oa South African Journal of Clinical Nutrition - Increased mining activities in the eastern Democratic Republic of Congo : an opportunity to improve the nutritional status of children under five-years-old : original research
|Article Title||Increased mining activities in the eastern Democratic Republic of Congo : an opportunity to improve the nutritional status of children under five-years-old : original research|
|© Publisher:||Medpharm Publications|
|Journal||South African Journal of Clinical Nutrition|
|Author||T.N. Achoki and C. Shilumani|
|Publication Date||Jan 2010|
|Pages||186 - 190|
|Keyword(s)||Children under-five-years-old, Corporate social responsibility, DRC, Global Health Initiative, Malnutrition and Mining|
Introduction: Household poverty and poor access to health and other social amenities are key drivers of malnutrition and poor child health in most low-resources settings. The Democratic Republic of Congo (DRC), in the backdrop of past instability, experiences a host of socioeconomic factors that effectively result in malnutrition among under-five children - despite immense natural resources. Recent stability and enormous mineral resource wealth has attracted mining companies to invest in the eastern provinces of the country, presenting an opportunity to improve the nutritional and overall health status of children in the region. We therefore sought to describe the prevalence of malnutrition in the region, cognisant of these developments.
Methods: Seven hundred and sixty-two under-five children from 420 households in two districts in the eastern DRC were assessed in this survey. We calculated their malnutrition indicators and made comparisons between semi-urban and rural children; taking semi-urban as a good proxy for populations within the coverage of mining activities. For each indicator, all children whose appropriate parameters were available were included in the evaluation with a plausible z-score.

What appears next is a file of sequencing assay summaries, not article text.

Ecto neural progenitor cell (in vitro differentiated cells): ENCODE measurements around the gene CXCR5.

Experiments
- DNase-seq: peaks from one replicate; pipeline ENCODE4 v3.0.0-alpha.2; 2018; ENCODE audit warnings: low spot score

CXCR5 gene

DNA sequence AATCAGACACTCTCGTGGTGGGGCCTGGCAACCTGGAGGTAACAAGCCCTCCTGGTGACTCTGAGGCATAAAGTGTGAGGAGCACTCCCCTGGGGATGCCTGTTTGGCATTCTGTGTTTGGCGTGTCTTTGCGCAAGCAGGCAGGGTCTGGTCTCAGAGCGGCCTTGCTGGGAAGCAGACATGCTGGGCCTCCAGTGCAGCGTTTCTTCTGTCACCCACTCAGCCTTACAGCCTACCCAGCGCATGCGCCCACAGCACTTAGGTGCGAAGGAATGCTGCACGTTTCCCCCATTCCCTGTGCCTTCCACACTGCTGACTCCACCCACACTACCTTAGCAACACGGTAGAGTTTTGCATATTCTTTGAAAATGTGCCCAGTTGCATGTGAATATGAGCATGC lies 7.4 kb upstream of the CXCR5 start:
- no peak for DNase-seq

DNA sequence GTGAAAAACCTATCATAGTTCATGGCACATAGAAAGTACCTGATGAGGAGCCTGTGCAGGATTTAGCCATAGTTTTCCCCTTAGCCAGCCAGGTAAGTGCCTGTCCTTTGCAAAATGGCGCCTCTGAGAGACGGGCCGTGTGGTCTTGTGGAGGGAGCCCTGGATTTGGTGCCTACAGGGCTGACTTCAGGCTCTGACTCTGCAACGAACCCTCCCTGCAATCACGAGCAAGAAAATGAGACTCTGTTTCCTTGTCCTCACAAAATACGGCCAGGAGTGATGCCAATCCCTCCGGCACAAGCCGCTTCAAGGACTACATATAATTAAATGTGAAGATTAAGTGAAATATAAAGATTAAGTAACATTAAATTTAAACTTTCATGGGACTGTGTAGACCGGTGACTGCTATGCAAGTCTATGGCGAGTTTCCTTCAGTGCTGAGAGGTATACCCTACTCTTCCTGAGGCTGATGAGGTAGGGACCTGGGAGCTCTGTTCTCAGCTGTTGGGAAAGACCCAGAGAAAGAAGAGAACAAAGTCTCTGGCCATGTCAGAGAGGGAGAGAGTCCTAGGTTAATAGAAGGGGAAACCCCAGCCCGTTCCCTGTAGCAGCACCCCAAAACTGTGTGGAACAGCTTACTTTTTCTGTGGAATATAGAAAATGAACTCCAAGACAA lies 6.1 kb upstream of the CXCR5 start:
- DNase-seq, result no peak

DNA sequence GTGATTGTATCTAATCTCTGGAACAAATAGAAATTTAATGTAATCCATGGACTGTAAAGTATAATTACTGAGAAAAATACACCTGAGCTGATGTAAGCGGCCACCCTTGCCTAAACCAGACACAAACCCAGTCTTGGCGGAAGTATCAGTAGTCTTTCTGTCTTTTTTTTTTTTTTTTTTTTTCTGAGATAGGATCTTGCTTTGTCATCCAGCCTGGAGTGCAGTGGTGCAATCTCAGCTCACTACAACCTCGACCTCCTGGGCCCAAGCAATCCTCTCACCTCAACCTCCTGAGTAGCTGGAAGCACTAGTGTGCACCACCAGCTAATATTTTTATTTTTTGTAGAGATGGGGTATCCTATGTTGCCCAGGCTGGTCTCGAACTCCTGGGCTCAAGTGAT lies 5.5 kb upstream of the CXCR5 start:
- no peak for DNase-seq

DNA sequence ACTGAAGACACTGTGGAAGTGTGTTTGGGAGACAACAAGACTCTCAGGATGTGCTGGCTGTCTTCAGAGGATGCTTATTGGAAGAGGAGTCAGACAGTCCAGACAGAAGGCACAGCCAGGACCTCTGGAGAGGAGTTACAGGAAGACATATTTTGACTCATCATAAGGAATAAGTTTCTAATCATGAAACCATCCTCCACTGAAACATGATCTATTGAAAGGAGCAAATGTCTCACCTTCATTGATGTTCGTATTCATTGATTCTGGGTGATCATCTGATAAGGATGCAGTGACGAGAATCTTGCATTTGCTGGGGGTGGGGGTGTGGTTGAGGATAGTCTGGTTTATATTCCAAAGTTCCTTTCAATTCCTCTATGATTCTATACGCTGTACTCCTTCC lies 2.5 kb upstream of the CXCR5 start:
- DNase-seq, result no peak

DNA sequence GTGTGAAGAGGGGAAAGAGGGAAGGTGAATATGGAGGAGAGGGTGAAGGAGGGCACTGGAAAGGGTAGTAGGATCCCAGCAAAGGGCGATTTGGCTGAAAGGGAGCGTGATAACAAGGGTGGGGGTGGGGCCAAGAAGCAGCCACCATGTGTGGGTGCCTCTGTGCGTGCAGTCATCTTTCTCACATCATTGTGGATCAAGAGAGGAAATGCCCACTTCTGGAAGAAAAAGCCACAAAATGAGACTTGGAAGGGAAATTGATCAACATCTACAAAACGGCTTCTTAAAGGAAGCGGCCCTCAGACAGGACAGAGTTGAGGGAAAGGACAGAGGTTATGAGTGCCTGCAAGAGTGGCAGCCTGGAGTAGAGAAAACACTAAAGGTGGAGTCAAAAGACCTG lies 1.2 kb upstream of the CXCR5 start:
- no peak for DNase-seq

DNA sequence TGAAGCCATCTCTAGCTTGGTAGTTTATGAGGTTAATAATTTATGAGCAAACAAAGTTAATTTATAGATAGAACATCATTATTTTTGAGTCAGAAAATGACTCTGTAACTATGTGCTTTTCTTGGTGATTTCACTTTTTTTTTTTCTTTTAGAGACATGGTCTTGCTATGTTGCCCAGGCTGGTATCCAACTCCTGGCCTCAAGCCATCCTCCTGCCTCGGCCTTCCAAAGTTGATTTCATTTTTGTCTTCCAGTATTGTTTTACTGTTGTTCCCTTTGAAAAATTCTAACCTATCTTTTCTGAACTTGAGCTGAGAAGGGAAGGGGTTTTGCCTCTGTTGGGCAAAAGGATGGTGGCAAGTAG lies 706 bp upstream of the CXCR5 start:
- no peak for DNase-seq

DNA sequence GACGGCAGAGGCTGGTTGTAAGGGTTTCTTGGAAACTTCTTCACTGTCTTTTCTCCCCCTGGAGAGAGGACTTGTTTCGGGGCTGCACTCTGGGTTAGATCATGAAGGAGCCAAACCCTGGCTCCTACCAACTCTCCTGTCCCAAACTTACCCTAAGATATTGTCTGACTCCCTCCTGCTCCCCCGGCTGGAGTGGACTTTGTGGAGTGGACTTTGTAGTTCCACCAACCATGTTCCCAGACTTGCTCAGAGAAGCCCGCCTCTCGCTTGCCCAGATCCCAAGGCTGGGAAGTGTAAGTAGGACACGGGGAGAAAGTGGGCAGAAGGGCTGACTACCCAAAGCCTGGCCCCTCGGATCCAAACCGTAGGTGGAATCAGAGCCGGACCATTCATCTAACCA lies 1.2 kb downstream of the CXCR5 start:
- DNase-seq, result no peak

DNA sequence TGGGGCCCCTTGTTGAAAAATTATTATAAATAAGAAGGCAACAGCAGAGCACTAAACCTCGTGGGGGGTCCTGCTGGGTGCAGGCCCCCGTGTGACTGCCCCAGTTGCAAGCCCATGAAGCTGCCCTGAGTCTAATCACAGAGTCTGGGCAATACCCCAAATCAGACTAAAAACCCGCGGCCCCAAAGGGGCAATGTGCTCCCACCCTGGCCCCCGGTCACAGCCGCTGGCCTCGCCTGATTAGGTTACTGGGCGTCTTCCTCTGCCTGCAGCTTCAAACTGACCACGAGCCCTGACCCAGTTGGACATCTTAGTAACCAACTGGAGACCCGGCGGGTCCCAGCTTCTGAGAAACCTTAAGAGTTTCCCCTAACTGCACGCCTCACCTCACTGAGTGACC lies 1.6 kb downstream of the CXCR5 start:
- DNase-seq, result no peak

Results: An estimated 21.5% (95% confidence interval [CI]: 18.5-24.5) of the children assessed were found to be underweight, with 6.8% being severely underweight. However, the prevalence of wasting among these children was estimated at 5.8% (95% CI: 4.1%-7.6%), which was lower than the national average of 16%. Of significance, the age groups six to 11 and 12 to 23 months were found to be more wasted compared to other age categories. Within the six- to 11-months age category, rural children fared better than their semi-urban counterparts at 5% (95% CI: 0%-13%) and 14.6% (95% CI: 13.6%-25.6%) respectively.
Conclusion: We conclude that malnutrition among under-five children is a significant problem in the eastern DRC. Business investment in the region offers real opportunities to comprehensively address these pressing challenges that face communities. Businesses keen to address malnutrition need to be cognisant of the prevalence of the problem and its contextual drivers, particularly on the socio-economic front, to be able to conceptualise appropriate responses.
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